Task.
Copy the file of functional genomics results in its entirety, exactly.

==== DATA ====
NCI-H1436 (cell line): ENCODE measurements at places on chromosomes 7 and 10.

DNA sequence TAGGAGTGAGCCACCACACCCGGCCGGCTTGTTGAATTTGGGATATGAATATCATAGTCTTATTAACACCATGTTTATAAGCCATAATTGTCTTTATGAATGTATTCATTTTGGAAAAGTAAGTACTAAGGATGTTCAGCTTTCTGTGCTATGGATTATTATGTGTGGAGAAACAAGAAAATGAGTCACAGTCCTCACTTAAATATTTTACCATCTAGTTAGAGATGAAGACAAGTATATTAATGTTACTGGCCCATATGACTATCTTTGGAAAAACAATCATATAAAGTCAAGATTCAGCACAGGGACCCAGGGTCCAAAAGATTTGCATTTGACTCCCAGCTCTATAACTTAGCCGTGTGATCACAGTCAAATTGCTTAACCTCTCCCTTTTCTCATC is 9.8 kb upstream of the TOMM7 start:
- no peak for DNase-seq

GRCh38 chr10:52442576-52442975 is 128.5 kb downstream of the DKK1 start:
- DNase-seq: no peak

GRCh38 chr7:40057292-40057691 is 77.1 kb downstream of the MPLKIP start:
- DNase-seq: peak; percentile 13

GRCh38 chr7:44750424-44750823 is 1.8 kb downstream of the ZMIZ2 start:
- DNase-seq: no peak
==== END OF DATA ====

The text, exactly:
NCI-H1436 (cell line): ENCODE measurements at places on chromosomes 7 and 10.

DNA sequence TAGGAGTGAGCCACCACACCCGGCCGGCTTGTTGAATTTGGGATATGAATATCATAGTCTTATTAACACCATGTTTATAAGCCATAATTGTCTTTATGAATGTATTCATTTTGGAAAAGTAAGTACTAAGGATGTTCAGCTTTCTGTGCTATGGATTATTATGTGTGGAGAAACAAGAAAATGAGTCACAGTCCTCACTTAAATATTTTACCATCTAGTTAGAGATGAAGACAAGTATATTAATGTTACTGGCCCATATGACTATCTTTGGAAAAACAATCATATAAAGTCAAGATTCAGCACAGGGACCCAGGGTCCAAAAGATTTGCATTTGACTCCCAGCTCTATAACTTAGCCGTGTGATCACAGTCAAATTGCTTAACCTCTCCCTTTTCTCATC is 9.8 kb upstream of the TOMM7 start:
- no peak for DNase-seq

GRCh38 chr10:52442576-52442975 is 128.5 kb downstream of the DKK1 start:
- DNase-seq: no peak

GRCh38 chr7:40057292-40057691 is 77.1 kb downstream of the MPLKIP start:
- DNase-seq: peak; percentile 13

GRCh38 chr7:44750424-44750823 is 1.8 kb downstream of the ZMIZ2 start:
- DNase-seq: no peak